M-RCBG Senior Fellow-Led Study Group: Philippe Tordoir
Friday, April 2, 12:00-1:00pm
View the event recording HERE
Natural gas emits significantly less CO2 than coal, still widely used globally for electricity generation. It is however a fossil-fuel that would not fit in a zero-emission system. The objective of this session is to present and discuss a study on the potential role of natural gas for electricity generation through a comparison of the outcomes of two approaches: a system developed with a zero-CO2 emission target by a certain date and a system based on imposing a CO2 tax translating the social cost of carbon.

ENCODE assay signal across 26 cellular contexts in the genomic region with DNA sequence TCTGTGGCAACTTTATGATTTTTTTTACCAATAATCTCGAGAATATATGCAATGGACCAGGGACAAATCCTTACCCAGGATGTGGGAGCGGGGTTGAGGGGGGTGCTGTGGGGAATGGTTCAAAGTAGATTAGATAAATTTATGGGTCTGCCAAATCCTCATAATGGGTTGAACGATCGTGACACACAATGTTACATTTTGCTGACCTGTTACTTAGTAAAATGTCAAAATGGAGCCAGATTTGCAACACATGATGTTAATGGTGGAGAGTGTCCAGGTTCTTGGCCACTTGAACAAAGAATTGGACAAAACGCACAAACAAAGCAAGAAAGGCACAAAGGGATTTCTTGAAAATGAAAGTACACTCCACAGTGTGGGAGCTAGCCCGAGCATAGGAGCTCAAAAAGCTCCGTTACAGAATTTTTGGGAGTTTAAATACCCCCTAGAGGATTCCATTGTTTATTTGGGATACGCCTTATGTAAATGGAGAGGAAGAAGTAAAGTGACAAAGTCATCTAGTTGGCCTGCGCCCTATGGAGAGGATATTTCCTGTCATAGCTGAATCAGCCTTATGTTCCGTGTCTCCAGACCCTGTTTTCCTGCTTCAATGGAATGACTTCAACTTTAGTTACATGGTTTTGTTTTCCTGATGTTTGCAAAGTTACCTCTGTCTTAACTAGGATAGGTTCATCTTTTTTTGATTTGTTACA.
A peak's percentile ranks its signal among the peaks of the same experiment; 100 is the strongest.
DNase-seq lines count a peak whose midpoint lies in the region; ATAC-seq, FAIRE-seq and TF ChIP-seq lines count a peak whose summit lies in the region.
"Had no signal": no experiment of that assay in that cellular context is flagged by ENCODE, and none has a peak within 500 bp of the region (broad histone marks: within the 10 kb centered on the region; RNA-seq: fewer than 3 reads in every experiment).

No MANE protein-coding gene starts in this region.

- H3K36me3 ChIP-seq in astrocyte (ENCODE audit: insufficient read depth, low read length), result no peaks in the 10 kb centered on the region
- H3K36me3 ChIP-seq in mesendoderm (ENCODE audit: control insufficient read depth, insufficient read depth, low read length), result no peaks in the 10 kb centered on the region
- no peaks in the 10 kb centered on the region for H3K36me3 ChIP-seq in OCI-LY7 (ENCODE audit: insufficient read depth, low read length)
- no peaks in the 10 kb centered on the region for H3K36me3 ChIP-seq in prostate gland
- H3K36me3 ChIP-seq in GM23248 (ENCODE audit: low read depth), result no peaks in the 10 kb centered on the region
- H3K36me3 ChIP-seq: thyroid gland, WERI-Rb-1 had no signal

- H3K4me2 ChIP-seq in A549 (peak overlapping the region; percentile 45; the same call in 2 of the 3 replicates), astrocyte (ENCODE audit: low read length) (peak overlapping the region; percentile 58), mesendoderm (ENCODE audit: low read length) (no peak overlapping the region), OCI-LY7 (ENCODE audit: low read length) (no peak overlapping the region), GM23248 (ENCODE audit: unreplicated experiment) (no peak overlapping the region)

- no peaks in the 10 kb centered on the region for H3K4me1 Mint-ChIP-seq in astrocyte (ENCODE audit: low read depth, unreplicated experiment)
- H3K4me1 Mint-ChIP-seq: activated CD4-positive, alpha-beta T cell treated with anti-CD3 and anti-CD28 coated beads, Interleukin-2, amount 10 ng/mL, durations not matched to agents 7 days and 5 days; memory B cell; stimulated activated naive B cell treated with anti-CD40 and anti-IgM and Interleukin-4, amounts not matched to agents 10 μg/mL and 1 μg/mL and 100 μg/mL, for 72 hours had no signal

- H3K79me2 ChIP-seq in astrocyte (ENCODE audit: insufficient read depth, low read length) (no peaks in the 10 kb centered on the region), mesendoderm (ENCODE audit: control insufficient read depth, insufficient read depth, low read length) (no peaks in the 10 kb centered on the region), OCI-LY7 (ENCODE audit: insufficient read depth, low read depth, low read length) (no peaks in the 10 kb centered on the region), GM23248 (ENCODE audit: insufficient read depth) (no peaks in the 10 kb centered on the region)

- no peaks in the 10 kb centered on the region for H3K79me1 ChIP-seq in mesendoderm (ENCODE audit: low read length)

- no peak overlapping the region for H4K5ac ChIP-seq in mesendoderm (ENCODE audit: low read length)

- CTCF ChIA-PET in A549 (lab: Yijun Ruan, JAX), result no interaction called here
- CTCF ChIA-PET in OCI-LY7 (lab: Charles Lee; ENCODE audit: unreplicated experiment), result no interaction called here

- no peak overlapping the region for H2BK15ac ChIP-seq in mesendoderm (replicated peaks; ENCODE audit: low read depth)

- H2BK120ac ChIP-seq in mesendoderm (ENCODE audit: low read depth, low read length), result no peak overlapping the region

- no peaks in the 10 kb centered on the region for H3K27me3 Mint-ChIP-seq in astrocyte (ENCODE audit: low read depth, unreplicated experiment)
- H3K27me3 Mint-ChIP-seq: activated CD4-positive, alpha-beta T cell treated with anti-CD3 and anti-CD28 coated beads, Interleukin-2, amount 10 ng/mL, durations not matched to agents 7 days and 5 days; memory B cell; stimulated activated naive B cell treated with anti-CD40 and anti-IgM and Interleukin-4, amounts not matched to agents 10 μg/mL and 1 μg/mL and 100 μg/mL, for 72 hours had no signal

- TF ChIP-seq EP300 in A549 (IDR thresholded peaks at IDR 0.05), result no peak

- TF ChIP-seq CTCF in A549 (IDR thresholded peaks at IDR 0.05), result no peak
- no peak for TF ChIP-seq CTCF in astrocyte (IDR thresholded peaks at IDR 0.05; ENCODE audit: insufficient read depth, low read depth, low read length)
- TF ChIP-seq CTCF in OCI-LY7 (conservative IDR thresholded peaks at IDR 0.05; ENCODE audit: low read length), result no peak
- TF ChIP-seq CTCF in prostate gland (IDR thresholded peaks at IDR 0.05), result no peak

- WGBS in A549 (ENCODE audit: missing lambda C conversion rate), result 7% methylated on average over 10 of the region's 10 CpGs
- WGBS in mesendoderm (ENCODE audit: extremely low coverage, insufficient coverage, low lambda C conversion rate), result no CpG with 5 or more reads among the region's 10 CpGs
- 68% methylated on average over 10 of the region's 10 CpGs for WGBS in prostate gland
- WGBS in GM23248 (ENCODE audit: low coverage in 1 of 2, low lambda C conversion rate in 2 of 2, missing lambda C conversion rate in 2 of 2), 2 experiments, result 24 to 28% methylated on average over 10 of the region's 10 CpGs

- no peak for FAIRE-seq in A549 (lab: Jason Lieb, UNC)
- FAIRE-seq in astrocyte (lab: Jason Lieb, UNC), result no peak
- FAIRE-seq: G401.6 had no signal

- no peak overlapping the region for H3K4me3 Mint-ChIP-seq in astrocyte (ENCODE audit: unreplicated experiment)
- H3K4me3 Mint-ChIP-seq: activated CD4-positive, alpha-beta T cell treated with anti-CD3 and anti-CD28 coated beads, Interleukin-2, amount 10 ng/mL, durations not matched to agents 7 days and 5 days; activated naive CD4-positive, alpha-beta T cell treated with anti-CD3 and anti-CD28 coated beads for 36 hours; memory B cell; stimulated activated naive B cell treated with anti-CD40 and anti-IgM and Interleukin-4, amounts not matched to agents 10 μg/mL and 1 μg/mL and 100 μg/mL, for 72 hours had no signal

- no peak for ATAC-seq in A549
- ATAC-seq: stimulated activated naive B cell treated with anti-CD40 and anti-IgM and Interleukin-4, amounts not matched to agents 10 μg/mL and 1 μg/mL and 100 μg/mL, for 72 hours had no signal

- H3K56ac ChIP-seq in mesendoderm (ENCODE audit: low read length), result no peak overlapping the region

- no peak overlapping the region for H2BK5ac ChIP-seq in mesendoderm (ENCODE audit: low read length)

Philippe Tordoir is a senior executive with general, finance, and business development managerial experience, in international settings, both at headquarters and operational levels, in the energy sector. He is currently Head of Acquisitions, Investments and Financial Advisory in charge of North America, Brazil, the Middle East, Africa and the regulated natural gas business in France for ENGIE. ENGIE is a French-based global energy leader, 170 000 employees, focusing on accelerating the zero-carbon transition by providing turnkey low carbon, energy-efficient solutions and services to global companies and local authorities. During his 15-year experience with ENGIE, he held several senior positions, including CEO of hydro power plants in Bolivia, CFO of a major electric utility in Peru, Board member of ENGIE companies in Chile and as a Director of Business Development Oversight, overseeing global investments of the Group. Before joining ENGIE, he served in several positions at ABB, a global technology supplier for utilities, industry, transportation and infrastructure. He graduated with a degree in electrical-mechanical engineering and a Master of Engineering in Electric Power Systems from Université de Liège in Belgium, a Master of Science in Thermal Power from Cranfield University in the UK, and an MBA from the Massachusetts Institute of Technology in the US. As an M-RCBG Senior Fellow, his research will focus on a framework for utilities and government to think about the role of natural gas in the electricity / heat generation mix for the medium and long term. His faculty sponsor is William Hogan, Raymond Plank Research Professor of Global Energy Policy at Harvard Kennedy School. Email: firstname.lastname@example.org